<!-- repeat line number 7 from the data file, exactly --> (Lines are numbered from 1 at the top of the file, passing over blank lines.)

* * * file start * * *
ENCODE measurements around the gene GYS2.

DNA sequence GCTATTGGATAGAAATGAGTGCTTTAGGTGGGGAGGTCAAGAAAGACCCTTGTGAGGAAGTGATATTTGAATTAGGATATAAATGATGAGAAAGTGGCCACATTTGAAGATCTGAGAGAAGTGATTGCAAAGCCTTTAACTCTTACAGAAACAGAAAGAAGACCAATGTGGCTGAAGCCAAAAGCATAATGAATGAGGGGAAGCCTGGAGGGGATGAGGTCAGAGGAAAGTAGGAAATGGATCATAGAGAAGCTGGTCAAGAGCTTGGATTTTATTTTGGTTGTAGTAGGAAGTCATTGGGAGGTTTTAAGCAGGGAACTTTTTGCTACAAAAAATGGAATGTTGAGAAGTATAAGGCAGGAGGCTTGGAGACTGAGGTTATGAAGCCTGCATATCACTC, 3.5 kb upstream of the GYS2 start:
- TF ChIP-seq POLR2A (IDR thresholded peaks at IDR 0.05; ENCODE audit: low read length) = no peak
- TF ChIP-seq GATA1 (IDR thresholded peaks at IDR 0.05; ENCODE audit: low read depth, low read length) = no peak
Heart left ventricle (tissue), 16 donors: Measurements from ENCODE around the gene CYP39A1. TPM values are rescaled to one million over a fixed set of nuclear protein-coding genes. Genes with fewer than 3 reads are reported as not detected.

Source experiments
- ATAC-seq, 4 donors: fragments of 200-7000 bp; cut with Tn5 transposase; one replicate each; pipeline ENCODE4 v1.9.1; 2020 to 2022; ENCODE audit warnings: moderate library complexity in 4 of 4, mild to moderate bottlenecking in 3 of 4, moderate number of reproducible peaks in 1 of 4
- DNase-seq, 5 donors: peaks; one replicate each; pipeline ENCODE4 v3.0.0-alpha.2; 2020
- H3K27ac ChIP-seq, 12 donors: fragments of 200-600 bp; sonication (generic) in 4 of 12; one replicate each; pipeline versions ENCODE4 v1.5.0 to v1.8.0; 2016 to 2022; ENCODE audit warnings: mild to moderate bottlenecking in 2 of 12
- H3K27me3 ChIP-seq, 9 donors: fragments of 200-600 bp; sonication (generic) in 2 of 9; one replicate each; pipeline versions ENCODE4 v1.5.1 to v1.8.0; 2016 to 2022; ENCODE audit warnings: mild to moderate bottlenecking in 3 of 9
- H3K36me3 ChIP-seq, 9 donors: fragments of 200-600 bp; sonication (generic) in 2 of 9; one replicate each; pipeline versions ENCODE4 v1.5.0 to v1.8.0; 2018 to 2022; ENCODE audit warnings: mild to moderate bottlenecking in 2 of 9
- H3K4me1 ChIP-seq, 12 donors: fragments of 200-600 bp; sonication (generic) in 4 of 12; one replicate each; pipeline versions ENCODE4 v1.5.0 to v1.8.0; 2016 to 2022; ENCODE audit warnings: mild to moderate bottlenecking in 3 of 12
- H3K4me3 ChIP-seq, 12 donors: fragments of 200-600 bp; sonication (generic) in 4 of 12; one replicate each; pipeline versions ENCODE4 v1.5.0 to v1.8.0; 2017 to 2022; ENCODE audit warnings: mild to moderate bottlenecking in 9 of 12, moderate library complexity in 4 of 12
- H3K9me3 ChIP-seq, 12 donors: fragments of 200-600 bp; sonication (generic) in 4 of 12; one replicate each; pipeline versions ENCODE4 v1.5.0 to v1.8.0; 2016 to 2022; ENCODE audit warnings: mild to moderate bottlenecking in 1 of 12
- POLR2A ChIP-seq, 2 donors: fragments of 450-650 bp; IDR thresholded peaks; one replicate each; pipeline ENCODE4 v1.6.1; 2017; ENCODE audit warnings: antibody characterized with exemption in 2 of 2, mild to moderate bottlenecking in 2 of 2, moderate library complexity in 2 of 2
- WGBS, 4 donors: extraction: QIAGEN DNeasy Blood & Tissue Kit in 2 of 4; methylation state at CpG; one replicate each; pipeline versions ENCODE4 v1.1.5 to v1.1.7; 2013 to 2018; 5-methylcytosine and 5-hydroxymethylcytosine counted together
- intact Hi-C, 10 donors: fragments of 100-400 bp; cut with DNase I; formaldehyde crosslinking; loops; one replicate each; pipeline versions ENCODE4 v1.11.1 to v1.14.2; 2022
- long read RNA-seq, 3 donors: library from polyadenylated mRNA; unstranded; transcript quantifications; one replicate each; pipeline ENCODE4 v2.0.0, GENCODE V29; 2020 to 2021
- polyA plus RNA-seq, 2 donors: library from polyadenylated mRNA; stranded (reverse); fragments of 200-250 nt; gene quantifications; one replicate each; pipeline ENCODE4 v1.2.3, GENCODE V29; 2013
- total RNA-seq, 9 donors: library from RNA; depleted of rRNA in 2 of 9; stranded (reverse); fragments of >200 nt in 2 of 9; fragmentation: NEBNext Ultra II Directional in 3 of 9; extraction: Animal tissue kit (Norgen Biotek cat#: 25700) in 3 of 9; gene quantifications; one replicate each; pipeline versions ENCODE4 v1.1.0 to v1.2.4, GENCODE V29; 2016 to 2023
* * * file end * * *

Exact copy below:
- ATAC-seq, 4 donors: fragments of 200-7000 bp; cut with Tn5 transposase; one replicate each; pipeline ENCODE4 v1.9.1; 2020 to 2022; ENCODE audit warnings: moderate library complexity in 4 of 4, mild to moderate bottlenecking in 3 of 4, moderate number of reproducible peaks in 1 of 4